Hare also served as a director of the Philadelphia Contributionship for the Insurance Houses from Loss.
Starting in 1908, he authored two series of books for boys. His first series followed a journey from college football to coaching. The second series, followed the same character through prep school. He also published poetry books.
Philip Kent, The College Athlete series
- Making the Freshman Team. Philadelphia: The Penn Publishing Company, 1908.
- A Sophomore Half-Back. Philadelphia: The Penn Publishing Company, 1908.
- A Junior in the Line. Philadelphia: The Penn Publishing Company, 1909.
- A Senior Quarterback. Philadelphia: The Penn Publishing Company, 1910.
- A Graduate Coach. Philadelphia: The Penn Publishing Company, 1911.
Philip Kent of Malvern series
- Philip Kent. Philadelphia: The Penn Publishing Company, 1914.
- Philip Kent in the Lower School. Philadelphia: The Penn Publishing Company, 1916.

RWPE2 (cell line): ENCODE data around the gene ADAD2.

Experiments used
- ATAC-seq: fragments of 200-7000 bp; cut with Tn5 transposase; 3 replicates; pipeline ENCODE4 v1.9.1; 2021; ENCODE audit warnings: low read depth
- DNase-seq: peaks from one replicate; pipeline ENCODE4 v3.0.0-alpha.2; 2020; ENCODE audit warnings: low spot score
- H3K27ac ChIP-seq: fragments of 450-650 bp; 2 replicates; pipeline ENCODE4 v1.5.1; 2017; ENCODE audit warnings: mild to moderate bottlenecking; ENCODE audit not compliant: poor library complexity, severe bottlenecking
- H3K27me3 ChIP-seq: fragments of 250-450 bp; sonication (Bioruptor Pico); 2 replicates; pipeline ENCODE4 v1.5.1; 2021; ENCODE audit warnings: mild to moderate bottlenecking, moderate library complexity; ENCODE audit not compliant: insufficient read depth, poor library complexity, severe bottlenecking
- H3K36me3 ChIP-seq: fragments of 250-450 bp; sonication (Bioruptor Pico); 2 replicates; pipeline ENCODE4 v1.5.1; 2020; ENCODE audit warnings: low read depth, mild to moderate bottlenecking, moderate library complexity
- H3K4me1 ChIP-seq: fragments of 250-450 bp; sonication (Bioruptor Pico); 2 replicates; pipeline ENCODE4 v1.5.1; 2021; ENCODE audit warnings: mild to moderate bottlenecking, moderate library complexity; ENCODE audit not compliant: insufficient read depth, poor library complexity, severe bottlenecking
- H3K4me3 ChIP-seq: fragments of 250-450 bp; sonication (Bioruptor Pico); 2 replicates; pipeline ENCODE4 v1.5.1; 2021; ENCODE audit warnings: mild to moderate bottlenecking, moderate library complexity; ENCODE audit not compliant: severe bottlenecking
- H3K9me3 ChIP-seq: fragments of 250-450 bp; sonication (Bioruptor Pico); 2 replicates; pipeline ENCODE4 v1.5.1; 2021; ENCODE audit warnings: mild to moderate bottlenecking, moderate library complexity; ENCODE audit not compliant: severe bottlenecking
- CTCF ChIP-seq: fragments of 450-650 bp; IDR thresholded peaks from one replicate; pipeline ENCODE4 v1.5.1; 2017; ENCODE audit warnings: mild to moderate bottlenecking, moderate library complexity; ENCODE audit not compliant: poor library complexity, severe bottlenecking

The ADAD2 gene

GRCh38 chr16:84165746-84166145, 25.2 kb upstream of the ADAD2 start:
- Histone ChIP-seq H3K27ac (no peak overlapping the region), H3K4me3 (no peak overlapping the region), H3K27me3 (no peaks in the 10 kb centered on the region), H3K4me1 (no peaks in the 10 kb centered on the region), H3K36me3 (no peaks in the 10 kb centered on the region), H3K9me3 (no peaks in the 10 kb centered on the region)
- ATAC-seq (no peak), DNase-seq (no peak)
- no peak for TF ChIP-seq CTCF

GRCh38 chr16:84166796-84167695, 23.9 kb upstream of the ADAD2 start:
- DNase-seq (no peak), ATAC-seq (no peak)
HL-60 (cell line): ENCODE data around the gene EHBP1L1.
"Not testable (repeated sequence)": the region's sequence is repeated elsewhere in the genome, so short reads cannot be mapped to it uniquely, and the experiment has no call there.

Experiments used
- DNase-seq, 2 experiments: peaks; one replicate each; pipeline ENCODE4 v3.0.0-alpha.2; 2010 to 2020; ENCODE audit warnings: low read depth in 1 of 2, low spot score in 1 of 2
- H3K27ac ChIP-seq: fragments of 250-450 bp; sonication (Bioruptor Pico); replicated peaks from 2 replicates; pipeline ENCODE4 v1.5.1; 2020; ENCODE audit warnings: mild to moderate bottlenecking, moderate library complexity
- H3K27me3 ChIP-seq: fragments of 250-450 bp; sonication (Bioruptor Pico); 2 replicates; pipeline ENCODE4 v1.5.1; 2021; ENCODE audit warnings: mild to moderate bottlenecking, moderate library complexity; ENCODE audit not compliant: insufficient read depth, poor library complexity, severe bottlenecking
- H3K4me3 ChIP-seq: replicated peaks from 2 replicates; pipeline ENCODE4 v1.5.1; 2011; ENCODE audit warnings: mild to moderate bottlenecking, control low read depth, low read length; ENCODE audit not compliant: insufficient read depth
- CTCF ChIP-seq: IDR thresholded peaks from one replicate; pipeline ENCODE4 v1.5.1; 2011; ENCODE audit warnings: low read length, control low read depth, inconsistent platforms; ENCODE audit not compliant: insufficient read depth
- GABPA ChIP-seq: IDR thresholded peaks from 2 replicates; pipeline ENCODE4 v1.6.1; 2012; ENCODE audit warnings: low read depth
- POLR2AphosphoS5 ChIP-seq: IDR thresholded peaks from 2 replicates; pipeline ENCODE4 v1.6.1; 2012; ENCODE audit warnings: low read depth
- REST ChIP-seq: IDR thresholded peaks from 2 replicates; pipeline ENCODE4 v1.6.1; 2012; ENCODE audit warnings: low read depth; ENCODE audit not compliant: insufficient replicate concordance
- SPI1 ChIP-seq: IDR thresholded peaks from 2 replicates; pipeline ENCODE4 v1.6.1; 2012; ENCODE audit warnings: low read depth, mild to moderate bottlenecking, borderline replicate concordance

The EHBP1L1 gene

- Philip Kent in the Upper School. Philadelphia: The Penn Publishing Company, 1918.
- Kent of Malvern. Philadelphia: The Penn Publishing Company, 1919.
Awards and honors
- He was selected as a charter member of the College Football Hall of Fame in 1951 and was inducted in 1953.
- In an attempt to name retroactive Heisman Trophy winners before the first one was awarded in 1935, Hare was awarded the mythical 1900 trophy.
- He was named to the Helms Athletic Foundation’s College Football Hall of Fame.
- The Helms Athletic Foundation named Hare the player of the year for 1900.